Nicholas Wright's triangle of shrinks makes for a competent but rather hackneyed and talky play that's ultimately too formulaic to be anything more than a star vehicle. Rather than constructing three equally credible characters, Wright develops his psychoanalysts in order of importance. The script is weighed down with analyses, histories, and judgments of Klein, even telegraphing the way in which she emasculated her son by having her slice through a salami as she describes her childhood. Meanwhile Paula remains a cipher, forced to spend much of her stage time as a silent witness to Klein and Melitta's shrill arguments. The explanations for her reverence for Klein are ambiguous at best. There's a suggestion that Paula's passivity is intentional, an effort to encourage the split between Klein and Melitta and thus claim Klein's attentions exclusively for herself. But Wright never follows through on this intriguing line of thought, and his failure undermines the nifty denouement, in which Paula indeed takes over Melitta's filial role.
William Carden's sleek production unfortunately accents some of the script's greatest failings. Confronted with three unequal characters, Carden seems to have directed Amy Wright and Robins in act one not to develop their own performances but to try and match Hagen's physical and emotional intensity--a Sisyphean enterprise to be sure. Wright in particular spends a good deal of the first act shouting at unnatural decibel levels in a distressingly inconsistent accent. Largely mute during the second act, she seems less an interested party than the uncertain observer of a master acting class, waiting patiently to do her scene and get slammed by the professor. And though Robins is truly spellbinding in the second act when Melitta bravely confronts her formidable mother, this is the only opportunity she gets to develop her character; by play's end her performance reeks of surrender. Most of the time Carden has directed her to pallidly imitate Hagen's gait and speech patterns. And like her final bow, Robins's Uta Hagen Jr. routine seems unnecessarily servile and futile: there are far subtler and more compelling ways to convey subordination than to mimic a superior actress.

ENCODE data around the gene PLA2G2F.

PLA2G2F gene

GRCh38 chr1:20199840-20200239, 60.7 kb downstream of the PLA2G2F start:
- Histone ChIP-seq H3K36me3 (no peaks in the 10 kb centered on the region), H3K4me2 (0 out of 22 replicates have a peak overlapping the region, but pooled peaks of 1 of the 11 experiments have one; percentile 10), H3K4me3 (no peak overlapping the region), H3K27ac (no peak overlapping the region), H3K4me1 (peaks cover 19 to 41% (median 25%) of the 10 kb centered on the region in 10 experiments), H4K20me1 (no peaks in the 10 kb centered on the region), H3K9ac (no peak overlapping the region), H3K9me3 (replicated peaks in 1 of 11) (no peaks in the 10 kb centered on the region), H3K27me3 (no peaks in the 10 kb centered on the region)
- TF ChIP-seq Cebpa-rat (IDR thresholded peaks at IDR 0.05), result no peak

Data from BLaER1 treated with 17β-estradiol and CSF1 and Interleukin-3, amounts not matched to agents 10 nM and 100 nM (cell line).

Robins's and Wright's fruitless efforts to compete or imitate have a depressing air of resignation, as if the actors realized midway through rehearsals that they were not in Hagen's league and there was nothing they could do about it. As they stand beside her on Ray Recht's rather mothballed-looking set, whose tastefully chosen furniture suggests the Studebaker Theater circa 1940, they convey the eerie impression we're watching theater's past and future simultaneously. Bridging the considerable gap between the two, Hagen stands alone, hands held upward, eyes looking up, praying perhaps for someone who'll be able to fill her shoes.
Art accompanying story in printed newspaper (not available in this archive): photo by Carol Rosegg.